Historians have likewise revised liberal accounts by placing religious faith at the center of many modern reform movements. Michael Kazin’s biography of William Jennings Bryan, A Godly Hero: The Life of William Jennings Bryan (Anchor, $16.95, 432 pp.), upends the familiar view of the Great Commoner by showing how indebted Bryan’s politics were to his Evangelical and Social Gospel Protestantism. Bryan’s “social Christianity” influenced American reform and radical politics for decades and still resonates in the oratory of our president-elect. David L. Chappell’s pathbreaking study of prophetic Protestantism and the campaign against Jim Crow, A Stone of Hope: Prophetic Religion and the Death of Jim Crow (University of North Carolina Press, $21.95, 360 pp.), makes the case that the civil-rights struggle was as much a mass religious revival as a political movement. The movement succeeded because it revived this country’s language of religious and civic prophecy to condemn segregation without unleashing the virulent cries for retribution that came to define the culture wars of the late 1960s and beyond.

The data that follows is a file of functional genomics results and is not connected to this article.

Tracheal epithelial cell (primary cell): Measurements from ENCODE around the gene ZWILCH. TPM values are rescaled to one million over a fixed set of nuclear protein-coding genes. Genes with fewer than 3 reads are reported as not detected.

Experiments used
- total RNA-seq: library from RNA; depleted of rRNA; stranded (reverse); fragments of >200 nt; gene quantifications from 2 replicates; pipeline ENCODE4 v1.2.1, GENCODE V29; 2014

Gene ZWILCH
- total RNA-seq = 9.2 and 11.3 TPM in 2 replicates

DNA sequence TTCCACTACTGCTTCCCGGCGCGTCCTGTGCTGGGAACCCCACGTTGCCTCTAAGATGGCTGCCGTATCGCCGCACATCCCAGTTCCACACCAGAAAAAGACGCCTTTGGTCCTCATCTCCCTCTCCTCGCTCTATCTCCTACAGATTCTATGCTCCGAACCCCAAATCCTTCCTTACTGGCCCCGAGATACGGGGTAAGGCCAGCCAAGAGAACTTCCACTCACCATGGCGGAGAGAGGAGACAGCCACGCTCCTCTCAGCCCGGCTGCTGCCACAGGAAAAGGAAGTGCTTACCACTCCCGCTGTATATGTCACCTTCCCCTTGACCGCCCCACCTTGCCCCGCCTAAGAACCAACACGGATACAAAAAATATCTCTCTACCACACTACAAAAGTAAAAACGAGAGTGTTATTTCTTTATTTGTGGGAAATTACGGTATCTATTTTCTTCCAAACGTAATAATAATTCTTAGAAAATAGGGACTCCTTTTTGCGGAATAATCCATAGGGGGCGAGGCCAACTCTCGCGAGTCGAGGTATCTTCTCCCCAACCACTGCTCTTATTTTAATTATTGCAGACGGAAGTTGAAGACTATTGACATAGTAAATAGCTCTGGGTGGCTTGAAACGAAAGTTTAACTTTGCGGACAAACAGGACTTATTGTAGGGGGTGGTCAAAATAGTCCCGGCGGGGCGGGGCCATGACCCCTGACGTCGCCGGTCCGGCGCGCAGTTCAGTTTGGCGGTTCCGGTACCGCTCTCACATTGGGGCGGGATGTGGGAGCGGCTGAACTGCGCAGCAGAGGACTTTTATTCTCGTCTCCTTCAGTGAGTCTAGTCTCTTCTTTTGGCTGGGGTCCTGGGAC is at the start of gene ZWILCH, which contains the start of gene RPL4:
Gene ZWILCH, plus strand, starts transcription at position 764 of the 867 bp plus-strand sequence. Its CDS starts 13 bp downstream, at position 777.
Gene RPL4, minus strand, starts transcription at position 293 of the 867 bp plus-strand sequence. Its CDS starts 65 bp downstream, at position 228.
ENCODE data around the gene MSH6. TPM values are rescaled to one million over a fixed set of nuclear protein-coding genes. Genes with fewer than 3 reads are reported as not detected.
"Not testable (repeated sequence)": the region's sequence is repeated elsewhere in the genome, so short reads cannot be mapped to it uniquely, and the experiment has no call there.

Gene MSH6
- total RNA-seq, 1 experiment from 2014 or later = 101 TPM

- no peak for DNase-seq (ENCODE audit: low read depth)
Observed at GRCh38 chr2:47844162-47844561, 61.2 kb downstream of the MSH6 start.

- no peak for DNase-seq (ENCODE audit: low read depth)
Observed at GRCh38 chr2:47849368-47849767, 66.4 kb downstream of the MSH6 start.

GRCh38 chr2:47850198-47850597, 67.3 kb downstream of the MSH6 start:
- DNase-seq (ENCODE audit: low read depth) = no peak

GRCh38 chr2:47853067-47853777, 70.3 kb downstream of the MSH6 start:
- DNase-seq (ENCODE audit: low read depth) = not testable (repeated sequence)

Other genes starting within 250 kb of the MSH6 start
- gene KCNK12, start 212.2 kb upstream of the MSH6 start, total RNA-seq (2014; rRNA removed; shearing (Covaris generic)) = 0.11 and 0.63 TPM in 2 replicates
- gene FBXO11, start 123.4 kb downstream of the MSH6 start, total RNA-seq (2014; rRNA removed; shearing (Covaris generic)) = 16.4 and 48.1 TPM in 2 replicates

Perlstein ends Nixonland by asking: “Do Americans not hate each other enough to fantasize about killing one another, in cold blood, over political and cultural disagreements? It would be hard to argue they do not.” The most attractive feature of Obama’s candidacy has been his determination to banish such murderous fantasies from American politics and to break with the demonization of opponents that has tainted our public life in the age of Nixon, Reagan, and Bush. If Obama is to succeed-if we all are to succeed-we would do well to learn from those Populists, Progressives, and civil-rights activists who sought, in the words of Martin Luther King Jr., to “redeem the soul of America.”